In the open ocean, microbial cell-free enzymatic activities have been reported to be lower than in nearshore waters (Li et al., 2019). The reason for this might be the input of terrestrial substrates (Allison et al., 2012; Millar et al., 2015) and other organisms that stimulate the enzymatic activities in coastal waters (Li et al., 2019). For marine aggregates, Ziervogel and Arnosti (2008) stated that salinity or other chemical and physical factors can affect the lifetime of cell-free enzymes, as longer active lifetimes were found in nearshore waters than in offshore waters of the Gulf of Mexico. Our results indicate that salinity can influence the kinetics of cell-free enzymes, but marine fungi might be capable to produce different enzymes adapted to different salinities. For instance, in a study of fungi inhabiting mangrove forests, one fungal species was able to secrete two enzymes under saline conditions, and a different one in the absence of salt (Li et al., 2002). As proposed by Zaccai (2004), each enzyme might evolve a stable form specific to an environment, so isoenzyme expression might be a strategy to adapt to different salinities (Arfi et al., 2013; Salazar-Alekseyeva et al., 2023) [in revision]). From our study, it appears that the marine fungi species are adapted to a wide range of salinities, probably with different enzymes, also known as isoenzymes, capable to perform the same reaction under different salinities.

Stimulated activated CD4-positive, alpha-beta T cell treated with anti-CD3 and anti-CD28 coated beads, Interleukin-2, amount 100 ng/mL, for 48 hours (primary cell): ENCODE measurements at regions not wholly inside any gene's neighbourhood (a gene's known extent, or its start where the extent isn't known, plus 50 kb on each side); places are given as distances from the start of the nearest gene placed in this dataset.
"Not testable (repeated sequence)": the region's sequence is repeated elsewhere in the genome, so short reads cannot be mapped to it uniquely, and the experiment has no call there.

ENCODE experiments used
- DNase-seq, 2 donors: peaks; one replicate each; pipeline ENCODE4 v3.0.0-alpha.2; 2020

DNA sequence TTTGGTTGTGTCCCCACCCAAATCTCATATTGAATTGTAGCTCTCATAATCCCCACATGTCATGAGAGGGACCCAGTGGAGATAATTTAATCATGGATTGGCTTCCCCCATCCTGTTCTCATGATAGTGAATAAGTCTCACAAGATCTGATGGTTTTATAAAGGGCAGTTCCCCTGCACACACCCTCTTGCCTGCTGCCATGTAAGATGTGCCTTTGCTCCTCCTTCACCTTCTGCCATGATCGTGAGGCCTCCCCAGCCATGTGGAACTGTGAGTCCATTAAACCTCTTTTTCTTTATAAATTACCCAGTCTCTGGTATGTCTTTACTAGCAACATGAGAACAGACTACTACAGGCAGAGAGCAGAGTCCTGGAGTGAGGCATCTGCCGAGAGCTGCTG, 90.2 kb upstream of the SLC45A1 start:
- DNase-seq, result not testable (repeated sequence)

4.2 Location of marine fungi enzymes